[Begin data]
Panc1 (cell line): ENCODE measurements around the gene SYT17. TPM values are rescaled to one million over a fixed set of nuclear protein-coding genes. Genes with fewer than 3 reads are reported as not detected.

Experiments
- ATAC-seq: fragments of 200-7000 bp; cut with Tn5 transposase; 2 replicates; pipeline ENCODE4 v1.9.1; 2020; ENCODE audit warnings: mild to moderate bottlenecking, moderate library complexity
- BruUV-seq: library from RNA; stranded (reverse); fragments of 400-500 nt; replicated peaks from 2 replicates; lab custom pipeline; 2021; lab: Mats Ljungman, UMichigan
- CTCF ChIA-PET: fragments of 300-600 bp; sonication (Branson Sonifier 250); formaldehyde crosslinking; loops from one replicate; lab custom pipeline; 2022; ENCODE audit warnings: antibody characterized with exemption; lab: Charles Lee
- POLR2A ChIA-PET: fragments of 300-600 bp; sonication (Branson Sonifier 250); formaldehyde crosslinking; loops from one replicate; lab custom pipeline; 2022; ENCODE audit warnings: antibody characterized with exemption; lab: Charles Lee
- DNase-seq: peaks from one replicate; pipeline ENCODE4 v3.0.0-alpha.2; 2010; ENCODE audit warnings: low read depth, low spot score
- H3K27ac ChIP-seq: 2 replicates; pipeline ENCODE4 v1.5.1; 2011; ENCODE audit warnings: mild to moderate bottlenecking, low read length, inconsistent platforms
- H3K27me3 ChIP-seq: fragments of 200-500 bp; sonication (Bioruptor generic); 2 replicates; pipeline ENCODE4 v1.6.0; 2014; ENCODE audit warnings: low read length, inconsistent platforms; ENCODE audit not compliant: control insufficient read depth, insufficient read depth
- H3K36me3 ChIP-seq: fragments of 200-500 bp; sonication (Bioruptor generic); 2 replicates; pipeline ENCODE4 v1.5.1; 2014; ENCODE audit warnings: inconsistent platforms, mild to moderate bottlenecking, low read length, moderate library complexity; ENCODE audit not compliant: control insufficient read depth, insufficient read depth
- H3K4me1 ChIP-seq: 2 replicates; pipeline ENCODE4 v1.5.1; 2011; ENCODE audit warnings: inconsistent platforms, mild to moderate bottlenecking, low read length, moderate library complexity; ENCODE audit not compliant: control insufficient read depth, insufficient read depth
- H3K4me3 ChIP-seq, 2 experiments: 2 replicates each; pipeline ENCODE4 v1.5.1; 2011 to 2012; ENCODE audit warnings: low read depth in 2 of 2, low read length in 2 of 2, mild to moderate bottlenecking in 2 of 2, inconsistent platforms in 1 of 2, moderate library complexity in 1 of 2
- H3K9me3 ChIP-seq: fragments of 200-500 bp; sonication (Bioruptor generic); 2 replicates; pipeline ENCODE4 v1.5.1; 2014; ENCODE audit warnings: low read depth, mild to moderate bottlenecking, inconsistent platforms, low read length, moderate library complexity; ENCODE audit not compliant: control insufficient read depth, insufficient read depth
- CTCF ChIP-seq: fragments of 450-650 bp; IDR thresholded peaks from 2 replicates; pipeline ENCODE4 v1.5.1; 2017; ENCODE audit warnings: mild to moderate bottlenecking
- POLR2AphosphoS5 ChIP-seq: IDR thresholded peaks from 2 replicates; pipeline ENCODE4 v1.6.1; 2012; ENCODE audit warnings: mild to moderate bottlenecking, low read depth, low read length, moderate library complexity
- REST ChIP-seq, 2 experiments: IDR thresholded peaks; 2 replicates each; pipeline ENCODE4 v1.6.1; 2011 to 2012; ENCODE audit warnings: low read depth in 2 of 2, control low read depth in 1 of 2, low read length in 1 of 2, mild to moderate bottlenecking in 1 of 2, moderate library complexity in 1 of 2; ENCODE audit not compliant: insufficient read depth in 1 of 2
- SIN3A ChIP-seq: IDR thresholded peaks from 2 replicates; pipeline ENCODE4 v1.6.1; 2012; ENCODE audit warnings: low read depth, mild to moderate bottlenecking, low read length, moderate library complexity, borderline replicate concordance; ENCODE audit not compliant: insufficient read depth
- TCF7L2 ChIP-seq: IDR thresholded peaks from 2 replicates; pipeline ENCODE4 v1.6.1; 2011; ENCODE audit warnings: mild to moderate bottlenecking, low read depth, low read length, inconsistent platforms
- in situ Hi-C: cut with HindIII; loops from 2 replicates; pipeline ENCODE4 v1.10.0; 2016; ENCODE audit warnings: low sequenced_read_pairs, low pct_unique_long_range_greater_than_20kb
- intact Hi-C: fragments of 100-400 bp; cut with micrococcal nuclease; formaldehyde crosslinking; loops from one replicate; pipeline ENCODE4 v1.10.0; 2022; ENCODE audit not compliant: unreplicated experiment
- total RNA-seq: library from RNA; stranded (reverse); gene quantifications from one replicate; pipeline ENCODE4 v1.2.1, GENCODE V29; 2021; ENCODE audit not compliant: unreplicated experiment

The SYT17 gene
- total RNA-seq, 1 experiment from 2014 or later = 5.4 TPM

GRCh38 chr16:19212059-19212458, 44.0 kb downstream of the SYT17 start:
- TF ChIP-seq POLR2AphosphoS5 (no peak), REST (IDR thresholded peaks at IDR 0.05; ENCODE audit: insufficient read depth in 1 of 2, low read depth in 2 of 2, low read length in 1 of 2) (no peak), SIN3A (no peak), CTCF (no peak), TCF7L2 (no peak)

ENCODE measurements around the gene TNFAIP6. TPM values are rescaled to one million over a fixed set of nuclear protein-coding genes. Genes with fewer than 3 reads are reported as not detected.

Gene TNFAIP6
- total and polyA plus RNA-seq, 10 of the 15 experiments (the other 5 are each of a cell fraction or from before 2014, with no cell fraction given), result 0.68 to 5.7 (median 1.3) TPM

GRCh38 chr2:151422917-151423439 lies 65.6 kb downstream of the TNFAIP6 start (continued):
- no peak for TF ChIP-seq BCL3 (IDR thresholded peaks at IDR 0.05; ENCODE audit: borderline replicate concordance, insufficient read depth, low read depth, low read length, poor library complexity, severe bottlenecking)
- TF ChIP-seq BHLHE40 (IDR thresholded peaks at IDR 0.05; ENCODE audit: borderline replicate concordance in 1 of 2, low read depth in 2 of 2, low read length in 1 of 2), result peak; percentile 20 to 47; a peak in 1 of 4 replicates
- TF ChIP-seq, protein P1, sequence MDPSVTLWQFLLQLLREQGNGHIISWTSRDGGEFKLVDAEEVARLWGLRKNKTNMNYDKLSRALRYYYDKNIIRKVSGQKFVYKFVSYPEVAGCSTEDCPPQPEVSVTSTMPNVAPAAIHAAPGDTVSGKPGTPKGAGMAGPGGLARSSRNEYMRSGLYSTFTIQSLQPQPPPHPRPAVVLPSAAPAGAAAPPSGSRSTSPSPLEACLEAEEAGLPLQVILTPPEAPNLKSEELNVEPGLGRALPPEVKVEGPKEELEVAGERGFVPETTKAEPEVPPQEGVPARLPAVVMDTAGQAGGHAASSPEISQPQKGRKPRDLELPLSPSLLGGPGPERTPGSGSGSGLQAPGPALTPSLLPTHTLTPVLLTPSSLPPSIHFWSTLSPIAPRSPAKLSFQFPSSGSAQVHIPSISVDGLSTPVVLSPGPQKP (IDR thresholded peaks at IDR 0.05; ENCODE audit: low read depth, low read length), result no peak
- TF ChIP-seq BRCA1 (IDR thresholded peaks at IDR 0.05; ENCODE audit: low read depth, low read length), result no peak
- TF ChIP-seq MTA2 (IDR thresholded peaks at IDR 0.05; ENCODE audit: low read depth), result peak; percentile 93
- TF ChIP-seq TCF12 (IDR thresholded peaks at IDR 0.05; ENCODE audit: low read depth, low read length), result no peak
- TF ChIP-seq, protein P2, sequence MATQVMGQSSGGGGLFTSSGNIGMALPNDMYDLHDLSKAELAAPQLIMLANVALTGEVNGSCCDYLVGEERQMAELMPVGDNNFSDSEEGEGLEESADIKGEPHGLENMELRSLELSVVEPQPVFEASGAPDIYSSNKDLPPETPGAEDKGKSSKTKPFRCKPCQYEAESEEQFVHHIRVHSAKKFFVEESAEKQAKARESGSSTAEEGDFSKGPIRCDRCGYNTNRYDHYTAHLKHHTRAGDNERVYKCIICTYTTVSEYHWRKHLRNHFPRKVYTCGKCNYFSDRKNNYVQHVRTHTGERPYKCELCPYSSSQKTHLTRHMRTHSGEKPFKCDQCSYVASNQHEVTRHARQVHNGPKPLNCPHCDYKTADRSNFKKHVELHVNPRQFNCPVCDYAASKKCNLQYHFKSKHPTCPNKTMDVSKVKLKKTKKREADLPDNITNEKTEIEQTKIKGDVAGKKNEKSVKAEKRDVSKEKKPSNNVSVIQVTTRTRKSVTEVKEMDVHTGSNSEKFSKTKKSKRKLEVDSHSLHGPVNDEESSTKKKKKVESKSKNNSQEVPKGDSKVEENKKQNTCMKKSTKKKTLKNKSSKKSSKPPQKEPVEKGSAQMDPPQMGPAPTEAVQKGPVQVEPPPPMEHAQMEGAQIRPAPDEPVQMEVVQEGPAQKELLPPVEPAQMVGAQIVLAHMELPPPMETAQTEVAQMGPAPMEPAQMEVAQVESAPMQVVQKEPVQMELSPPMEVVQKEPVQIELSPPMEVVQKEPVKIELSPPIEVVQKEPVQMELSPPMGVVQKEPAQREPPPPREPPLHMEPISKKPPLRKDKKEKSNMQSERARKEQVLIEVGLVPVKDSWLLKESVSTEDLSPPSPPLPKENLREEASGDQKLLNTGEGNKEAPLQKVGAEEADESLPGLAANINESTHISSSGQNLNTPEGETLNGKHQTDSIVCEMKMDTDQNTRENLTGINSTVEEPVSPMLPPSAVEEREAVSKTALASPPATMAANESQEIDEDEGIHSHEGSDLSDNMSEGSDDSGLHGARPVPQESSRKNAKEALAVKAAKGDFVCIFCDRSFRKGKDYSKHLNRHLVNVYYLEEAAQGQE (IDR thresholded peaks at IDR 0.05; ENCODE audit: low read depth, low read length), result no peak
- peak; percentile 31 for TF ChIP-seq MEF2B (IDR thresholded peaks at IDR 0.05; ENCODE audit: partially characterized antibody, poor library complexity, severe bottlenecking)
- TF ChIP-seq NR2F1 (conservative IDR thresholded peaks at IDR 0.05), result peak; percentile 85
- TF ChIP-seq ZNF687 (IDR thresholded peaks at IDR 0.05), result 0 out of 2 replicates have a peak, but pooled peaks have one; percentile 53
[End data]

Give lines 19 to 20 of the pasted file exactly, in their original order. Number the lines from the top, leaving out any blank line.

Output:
- in situ Hi-C: cut with HindIII; loops from 2 replicates; pipeline ENCODE4 v1.10.0; 2016; ENCODE audit warnings: low sequenced_read_pairs, low pct_unique_long_range_greater_than_20kb
- intact Hi-C: fragments of 100-400 bp; cut with micrococcal nuclease; formaldehyde crosslinking; loops from one replicate; pipeline ENCODE4 v1.10.0; 2022; ENCODE audit not compliant: unreplicated experiment